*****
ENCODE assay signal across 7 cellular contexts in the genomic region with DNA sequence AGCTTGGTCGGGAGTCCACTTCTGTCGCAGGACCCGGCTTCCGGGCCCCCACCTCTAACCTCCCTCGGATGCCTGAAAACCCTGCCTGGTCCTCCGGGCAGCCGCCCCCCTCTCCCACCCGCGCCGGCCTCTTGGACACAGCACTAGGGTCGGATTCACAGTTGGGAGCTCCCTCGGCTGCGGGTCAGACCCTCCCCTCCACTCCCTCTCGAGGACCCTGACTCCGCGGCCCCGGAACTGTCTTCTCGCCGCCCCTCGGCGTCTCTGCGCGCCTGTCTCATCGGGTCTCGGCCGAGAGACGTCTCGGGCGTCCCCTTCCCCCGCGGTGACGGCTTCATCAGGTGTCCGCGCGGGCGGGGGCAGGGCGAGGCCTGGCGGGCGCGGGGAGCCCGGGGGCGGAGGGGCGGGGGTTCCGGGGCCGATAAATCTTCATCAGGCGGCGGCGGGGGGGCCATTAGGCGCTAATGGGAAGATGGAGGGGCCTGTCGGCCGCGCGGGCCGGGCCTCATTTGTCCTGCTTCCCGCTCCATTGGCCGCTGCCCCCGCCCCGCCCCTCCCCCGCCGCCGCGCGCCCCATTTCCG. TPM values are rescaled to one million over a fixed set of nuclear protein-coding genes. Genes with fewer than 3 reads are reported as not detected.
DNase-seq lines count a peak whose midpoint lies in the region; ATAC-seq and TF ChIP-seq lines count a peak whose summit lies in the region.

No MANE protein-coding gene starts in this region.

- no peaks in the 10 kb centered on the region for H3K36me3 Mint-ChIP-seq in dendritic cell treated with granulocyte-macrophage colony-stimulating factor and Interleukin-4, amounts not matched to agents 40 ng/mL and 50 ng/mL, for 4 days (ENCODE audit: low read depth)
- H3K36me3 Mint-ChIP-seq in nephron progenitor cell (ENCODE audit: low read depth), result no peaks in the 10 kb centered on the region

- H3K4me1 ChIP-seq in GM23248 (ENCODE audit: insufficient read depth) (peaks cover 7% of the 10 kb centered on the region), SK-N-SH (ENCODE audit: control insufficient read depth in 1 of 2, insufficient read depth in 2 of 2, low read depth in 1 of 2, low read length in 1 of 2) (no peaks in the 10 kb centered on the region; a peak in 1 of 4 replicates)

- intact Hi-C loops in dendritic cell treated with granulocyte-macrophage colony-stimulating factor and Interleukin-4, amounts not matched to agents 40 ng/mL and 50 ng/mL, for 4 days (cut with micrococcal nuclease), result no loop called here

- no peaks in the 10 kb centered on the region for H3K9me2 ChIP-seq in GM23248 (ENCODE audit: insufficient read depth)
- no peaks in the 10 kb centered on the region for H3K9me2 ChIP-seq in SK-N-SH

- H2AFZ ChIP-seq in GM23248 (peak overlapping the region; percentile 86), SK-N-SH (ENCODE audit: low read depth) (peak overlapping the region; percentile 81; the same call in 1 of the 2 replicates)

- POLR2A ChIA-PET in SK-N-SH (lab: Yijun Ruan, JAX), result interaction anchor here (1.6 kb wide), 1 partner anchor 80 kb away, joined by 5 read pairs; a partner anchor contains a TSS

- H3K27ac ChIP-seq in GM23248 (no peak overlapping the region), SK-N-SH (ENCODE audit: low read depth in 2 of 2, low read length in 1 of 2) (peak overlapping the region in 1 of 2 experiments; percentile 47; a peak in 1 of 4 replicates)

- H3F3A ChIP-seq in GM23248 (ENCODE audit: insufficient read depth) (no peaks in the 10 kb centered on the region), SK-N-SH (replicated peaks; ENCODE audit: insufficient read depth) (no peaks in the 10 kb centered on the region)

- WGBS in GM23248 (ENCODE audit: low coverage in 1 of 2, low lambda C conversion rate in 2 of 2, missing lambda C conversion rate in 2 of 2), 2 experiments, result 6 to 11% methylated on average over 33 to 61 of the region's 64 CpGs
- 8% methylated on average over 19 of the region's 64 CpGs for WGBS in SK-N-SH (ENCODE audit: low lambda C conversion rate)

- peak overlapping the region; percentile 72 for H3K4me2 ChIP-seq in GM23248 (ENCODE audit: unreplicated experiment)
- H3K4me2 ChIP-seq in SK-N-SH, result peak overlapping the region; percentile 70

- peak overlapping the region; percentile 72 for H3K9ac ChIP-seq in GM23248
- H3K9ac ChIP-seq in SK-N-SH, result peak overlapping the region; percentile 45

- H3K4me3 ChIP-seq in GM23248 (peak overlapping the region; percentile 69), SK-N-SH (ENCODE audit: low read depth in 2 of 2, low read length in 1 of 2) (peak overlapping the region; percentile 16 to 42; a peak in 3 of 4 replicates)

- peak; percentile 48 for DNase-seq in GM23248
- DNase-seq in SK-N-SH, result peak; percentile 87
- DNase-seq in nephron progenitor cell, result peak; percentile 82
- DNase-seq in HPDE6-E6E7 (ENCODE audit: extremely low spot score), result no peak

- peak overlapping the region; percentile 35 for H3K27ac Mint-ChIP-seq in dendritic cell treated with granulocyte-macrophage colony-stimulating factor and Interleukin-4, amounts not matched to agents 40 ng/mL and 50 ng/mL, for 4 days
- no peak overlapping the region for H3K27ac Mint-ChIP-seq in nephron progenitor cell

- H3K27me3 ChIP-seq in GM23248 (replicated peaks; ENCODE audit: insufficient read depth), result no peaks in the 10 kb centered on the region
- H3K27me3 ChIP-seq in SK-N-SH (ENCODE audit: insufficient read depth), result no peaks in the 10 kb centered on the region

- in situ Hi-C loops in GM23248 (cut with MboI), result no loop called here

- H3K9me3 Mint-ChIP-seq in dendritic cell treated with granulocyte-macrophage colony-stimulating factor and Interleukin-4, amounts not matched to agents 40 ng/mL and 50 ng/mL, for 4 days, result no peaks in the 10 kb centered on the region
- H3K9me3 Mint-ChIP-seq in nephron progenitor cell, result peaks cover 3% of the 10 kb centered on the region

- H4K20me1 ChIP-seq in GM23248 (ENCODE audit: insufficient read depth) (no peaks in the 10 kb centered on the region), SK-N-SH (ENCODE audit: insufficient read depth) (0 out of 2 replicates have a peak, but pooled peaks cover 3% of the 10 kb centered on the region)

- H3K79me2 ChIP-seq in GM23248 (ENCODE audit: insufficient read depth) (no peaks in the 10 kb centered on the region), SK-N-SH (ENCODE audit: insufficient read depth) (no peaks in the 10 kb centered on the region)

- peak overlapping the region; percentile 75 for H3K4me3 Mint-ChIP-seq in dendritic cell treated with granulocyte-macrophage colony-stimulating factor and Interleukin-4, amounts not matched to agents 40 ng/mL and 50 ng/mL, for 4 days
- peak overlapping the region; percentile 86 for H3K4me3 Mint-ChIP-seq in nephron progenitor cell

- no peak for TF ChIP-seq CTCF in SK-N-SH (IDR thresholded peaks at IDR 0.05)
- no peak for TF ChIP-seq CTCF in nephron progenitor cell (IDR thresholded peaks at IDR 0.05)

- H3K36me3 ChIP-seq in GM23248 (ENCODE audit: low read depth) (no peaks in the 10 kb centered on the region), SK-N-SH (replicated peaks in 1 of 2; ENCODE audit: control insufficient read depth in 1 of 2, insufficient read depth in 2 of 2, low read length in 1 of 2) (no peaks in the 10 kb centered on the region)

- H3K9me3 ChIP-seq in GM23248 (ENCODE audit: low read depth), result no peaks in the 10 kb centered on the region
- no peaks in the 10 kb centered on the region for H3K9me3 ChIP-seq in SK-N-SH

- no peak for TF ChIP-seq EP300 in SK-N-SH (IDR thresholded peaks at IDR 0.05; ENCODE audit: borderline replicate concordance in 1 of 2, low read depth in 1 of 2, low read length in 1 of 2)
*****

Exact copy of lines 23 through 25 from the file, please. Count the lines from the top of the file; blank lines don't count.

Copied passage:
- DNase-seq in nephron progenitor cell, result peak; percentile 82
- DNase-seq in HPDE6-E6E7 (ENCODE audit: extremely low spot score), result no peak

- peak overlapping the region; percentile 35 for H3K27ac Mint-ChIP-seq in dendritic cell treated with granulocyte-macrophage colony-stimulating factor and Interleukin-4, amounts not matched to agents 40 ng/mL and 50 ng/mL, for 4 days